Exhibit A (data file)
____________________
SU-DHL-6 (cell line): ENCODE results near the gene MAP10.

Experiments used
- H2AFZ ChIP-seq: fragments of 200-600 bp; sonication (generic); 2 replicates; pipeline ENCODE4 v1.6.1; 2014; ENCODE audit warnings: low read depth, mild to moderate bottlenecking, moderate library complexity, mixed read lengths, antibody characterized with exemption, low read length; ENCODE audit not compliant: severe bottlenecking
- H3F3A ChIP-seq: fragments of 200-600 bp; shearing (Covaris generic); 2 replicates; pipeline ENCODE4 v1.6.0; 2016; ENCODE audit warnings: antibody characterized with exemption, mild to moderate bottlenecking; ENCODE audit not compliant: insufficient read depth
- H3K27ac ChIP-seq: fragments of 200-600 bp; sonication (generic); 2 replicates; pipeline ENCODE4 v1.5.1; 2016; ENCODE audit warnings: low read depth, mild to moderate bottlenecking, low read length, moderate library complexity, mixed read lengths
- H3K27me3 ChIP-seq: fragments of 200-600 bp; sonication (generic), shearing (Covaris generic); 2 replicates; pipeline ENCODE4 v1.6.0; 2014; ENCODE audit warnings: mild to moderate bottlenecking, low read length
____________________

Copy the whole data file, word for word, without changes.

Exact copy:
SU-DHL-6 (cell line): ENCODE results near the gene MAP10.

Experiments used
- H2AFZ ChIP-seq: fragments of 200-600 bp; sonication (generic); 2 replicates; pipeline ENCODE4 v1.6.1; 2014; ENCODE audit warnings: low read depth, mild to moderate bottlenecking, moderate library complexity, mixed read lengths, antibody characterized with exemption, low read length; ENCODE audit not compliant: severe bottlenecking
- H3F3A ChIP-seq: fragments of 200-600 bp; shearing (Covaris generic); 2 replicates; pipeline ENCODE4 v1.6.0; 2016; ENCODE audit warnings: antibody characterized with exemption, mild to moderate bottlenecking; ENCODE audit not compliant: insufficient read depth
- H3K27ac ChIP-seq: fragments of 200-600 bp; sonication (generic); 2 replicates; pipeline ENCODE4 v1.5.1; 2016; ENCODE audit warnings: low read depth, mild to moderate bottlenecking, low read length, moderate library complexity, mixed read lengths
- H3K27me3 ChIP-seq: fragments of 200-600 bp; sonication (generic), shearing (Covaris generic); 2 replicates; pipeline ENCODE4 v1.6.0; 2014; ENCODE audit warnings: mild to moderate bottlenecking, low read length